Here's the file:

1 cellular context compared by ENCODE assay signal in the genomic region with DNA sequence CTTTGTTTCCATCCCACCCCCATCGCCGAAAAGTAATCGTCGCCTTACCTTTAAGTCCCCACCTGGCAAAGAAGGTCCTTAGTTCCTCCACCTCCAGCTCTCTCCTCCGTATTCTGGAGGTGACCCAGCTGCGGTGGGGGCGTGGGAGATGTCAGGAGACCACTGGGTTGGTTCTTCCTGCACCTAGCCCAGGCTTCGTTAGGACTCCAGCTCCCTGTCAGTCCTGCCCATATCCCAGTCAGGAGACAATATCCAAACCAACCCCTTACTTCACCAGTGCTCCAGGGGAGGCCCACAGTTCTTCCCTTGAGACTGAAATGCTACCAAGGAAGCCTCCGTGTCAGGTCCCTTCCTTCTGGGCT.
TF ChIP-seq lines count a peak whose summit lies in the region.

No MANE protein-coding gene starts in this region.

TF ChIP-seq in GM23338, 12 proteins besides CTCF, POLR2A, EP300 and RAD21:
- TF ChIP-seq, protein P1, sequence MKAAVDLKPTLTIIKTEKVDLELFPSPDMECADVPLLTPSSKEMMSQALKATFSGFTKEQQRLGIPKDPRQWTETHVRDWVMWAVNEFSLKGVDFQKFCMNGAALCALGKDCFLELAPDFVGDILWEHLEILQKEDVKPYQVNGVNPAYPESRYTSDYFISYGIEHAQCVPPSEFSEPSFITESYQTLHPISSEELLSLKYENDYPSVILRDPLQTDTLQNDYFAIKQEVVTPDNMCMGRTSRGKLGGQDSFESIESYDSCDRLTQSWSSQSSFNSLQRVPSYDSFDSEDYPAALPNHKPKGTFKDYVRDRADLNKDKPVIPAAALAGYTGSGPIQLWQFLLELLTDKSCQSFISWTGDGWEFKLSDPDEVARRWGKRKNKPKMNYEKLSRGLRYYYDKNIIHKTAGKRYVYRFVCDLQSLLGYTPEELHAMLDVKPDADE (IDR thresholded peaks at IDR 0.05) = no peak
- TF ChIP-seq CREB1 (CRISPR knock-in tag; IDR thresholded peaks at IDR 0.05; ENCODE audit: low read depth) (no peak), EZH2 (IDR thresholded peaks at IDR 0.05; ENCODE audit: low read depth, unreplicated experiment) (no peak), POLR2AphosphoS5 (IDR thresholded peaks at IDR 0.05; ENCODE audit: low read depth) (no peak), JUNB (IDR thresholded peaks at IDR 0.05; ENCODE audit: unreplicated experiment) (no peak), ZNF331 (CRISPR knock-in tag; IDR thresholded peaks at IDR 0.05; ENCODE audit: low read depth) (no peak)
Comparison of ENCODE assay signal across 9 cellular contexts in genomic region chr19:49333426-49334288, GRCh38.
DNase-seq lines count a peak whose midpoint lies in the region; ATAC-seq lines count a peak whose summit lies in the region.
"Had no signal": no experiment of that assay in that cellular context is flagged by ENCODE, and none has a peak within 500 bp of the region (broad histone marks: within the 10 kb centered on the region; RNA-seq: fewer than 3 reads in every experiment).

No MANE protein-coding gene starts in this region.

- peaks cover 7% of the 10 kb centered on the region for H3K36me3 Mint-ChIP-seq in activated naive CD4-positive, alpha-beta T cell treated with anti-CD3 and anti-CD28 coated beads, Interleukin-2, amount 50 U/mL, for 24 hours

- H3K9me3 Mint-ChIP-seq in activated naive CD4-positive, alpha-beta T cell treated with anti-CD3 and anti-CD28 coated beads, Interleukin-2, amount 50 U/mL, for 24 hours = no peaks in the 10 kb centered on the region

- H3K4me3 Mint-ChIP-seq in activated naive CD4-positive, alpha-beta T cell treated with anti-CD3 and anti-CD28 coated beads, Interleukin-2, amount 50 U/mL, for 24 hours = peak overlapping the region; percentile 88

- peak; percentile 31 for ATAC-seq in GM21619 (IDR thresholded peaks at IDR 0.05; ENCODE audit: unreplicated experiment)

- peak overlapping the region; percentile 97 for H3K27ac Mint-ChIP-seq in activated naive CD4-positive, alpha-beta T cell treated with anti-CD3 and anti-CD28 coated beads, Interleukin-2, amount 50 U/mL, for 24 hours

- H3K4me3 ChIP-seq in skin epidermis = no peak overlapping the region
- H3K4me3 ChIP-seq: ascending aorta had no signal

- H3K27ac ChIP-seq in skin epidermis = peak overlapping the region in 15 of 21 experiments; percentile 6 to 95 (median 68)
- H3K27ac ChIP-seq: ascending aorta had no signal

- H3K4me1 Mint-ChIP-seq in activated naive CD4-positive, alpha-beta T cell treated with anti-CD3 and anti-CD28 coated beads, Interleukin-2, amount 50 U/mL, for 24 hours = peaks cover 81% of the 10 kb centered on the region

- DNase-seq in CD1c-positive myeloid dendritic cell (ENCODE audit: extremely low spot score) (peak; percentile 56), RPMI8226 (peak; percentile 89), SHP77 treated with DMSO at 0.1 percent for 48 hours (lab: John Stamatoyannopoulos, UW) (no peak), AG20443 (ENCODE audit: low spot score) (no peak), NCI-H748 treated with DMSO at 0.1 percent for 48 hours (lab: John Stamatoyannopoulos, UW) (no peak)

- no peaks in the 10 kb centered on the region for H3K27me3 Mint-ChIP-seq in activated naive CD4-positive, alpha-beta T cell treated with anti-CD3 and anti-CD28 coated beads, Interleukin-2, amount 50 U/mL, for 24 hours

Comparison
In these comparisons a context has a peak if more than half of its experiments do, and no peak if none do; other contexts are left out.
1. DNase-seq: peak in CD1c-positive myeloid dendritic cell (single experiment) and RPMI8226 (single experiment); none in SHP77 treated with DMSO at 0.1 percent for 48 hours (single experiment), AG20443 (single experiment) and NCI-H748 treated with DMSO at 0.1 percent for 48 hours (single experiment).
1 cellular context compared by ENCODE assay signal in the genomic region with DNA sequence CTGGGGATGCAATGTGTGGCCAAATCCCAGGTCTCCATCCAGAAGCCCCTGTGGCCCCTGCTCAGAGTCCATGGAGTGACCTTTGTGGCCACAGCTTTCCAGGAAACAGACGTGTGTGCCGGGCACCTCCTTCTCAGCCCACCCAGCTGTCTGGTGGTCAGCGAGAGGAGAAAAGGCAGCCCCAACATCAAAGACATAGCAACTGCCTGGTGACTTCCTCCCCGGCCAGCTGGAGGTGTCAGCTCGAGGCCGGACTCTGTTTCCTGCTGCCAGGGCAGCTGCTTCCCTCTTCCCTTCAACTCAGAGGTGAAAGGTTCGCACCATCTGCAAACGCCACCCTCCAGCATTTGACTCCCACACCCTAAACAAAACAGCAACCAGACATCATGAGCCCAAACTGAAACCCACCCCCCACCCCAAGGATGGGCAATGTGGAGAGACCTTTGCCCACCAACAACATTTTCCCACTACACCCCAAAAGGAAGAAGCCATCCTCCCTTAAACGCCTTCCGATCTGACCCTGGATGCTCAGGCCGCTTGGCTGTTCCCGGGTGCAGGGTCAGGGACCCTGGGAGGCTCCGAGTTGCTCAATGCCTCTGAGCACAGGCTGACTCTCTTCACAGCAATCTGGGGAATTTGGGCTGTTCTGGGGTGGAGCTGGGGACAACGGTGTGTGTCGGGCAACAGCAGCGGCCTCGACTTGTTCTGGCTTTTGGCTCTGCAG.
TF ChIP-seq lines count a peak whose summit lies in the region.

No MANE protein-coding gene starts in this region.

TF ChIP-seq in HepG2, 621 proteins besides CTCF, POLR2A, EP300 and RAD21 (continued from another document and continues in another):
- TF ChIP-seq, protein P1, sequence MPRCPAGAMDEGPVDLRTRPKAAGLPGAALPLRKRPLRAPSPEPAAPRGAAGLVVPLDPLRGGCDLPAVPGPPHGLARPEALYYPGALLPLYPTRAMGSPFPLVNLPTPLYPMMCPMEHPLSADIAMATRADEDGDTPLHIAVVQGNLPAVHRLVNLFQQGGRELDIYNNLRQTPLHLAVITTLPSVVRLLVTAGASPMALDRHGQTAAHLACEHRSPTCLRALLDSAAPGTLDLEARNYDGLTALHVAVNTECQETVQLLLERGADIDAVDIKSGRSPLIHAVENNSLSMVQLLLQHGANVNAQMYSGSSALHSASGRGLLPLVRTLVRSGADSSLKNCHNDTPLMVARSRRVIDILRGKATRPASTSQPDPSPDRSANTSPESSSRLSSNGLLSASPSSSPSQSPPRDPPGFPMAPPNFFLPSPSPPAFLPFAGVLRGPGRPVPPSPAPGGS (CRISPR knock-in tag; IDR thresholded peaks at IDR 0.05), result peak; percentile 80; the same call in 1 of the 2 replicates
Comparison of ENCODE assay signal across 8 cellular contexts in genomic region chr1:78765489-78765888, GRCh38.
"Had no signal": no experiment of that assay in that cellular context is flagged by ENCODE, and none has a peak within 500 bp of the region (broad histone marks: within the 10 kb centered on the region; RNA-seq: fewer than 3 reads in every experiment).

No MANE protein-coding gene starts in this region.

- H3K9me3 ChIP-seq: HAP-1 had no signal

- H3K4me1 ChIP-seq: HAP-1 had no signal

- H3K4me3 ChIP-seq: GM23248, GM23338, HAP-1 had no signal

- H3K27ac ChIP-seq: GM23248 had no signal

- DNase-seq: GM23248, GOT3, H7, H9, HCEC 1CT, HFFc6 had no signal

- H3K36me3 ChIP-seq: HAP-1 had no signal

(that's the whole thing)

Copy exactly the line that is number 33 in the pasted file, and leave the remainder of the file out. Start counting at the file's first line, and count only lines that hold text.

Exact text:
No MANE protein-coding gene starts in this region.